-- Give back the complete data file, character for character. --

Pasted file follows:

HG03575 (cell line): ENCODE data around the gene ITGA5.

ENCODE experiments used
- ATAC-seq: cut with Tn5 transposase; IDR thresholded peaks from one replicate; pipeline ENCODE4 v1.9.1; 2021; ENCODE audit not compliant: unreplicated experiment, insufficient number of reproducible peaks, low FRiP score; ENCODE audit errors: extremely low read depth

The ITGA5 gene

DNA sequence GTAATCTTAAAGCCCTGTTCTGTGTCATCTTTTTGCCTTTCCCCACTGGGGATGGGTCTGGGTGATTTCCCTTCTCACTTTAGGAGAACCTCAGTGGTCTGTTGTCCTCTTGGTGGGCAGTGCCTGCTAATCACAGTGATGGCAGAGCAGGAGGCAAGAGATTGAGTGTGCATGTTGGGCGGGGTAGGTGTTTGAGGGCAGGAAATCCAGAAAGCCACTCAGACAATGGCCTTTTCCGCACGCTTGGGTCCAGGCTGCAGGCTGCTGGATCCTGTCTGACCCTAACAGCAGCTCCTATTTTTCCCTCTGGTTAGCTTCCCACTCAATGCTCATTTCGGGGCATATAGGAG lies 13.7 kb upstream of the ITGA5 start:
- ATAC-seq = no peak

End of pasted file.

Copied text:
HG03575 (cell line): ENCODE data around the gene ITGA5.

ENCODE experiments used
- ATAC-seq: cut with Tn5 transposase; IDR thresholded peaks from one replicate; pipeline ENCODE4 v1.9.1; 2021; ENCODE audit not compliant: unreplicated experiment, insufficient number of reproducible peaks, low FRiP score; ENCODE audit errors: extremely low read depth

The ITGA5 gene

DNA sequence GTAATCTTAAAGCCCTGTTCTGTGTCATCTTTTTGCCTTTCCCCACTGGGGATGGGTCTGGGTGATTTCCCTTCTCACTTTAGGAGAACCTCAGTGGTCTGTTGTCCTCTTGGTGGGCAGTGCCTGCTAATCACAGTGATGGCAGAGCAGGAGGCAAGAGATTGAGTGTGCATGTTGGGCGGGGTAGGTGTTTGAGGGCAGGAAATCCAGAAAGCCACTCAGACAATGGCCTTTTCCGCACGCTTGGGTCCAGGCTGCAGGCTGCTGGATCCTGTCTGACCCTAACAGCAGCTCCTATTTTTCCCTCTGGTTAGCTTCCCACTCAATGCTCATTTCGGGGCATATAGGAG lies 13.7 kb upstream of the ITGA5 start:
- ATAC-seq = no peak